Foam Lake Birding No. 100

No. 100
It is hard to believe that this is already my hundredth article on birds. To mark the event I wanted to write about our official provincial bird emblem, the Sharp Tailed Grouse, but I have not seen one for several years plus I do not have a picture of one. Therefore, plans had to change.
As luck would have it something extraordinary happened that provided me with a topic. Two adult Whooping Cranes were reported to be feeding north of Sheho on the Invermay grid road. My wife and I drove out there for three days in a row and for all three days the Whoopers were there in the same slough. Unlike Sandhill Cranes that often feed in fields, Whoopers are pure carnivores feeding on items like crabs, crayfish and frogs (no fish),and therefore are almost always near water. I took about forty pictures but none of them turned out very sharp. The distance was in the 800 metre range and I simply did not have enough camera to get good quality shots, but good enough to positively identify the birds. In comparing size the cranes certainly dwarfed the Canada Geese scattered around them. I was lucky enough to catch the cranes "dancing" something which is usually part of the spring courtship ritual. Perhaps these two were practising for spring? Most likely they were simply releasing some pent up energy. The black wing tips do stand out and are diagnostic but are only visible when the wings are extended. For a more detailed review of the Whoopers see Article No. 35.
On the way home after the first day of viewing cranes, we saw two moose fairly close to the Trans-Canada highway between Sheho and Tuffnell so we stopped and took some pictures. The quality of the photos was much better. Even though this is a birding article I thought I would include the moose as well since their presence around here is an unusual event also, although by all accounts they seem to be getting more common.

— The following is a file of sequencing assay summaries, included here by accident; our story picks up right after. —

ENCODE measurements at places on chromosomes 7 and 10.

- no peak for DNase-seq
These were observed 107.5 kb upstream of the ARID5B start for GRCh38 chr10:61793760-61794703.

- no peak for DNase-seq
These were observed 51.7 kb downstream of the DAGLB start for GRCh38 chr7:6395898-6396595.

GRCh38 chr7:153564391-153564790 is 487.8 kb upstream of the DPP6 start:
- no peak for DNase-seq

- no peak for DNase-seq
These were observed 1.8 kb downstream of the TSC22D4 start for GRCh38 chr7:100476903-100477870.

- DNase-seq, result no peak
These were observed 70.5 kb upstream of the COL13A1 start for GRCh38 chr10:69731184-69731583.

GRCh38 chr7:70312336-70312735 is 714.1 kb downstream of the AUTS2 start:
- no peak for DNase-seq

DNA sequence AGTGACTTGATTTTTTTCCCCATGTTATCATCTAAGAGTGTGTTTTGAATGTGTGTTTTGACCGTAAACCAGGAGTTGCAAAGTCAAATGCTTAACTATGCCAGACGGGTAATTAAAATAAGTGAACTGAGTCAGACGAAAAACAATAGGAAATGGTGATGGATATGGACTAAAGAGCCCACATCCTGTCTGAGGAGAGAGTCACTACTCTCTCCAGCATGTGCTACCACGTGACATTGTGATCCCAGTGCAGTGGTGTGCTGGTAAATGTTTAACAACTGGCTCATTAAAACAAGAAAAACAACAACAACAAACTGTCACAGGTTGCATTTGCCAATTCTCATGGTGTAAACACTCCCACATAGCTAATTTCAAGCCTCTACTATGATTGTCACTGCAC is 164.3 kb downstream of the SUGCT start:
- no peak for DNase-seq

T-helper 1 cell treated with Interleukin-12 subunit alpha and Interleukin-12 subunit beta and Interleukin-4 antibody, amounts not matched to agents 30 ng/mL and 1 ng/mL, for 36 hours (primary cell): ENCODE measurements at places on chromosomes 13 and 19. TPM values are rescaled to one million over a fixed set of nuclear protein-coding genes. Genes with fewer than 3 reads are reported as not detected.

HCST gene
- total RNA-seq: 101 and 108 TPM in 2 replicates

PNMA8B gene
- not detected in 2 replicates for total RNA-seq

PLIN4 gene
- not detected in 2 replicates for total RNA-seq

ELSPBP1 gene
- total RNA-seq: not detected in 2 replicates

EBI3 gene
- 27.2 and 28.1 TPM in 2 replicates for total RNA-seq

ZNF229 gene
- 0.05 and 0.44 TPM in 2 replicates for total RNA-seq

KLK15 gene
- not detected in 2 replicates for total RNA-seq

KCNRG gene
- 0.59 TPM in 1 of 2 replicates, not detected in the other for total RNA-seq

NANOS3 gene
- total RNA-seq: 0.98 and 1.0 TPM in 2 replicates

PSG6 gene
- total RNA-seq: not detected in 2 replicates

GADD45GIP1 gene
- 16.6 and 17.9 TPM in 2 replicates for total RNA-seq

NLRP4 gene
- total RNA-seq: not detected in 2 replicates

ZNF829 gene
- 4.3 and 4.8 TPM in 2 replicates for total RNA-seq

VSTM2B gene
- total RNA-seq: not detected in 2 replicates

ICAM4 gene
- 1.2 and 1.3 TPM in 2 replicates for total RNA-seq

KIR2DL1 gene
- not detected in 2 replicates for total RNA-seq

The sighting of these two Whoopers brought to mind the very first time that I had seen them. It occurred in the spring of either 1954 or 1955 as a group of us public school kids were on our way home after school. Three large white birds with black wing tips were flying low over a field not too far off the road. By chance we had just finished studying about the plight of Whoopers in school so they were relatively easy to identify. As we watched them we discussed the field marks then continued on home as the Whoopers flew away. Of course, the next morning we reported to the teacher that we had seen Whooping Cranes. Without saying as much she absolutely did not believe us, but we persisted and created a wee bit of doubt in her mind. Without saying a word she went to the phone and phoned long distance (to the DNR as it turned out). As she talked the look of amazement that crept over her face was something to behold. The person on the other end of the line informed her that there were in fact three Whoopers in the area and that they were being monitored by the DNR. Our sighting was confirmed.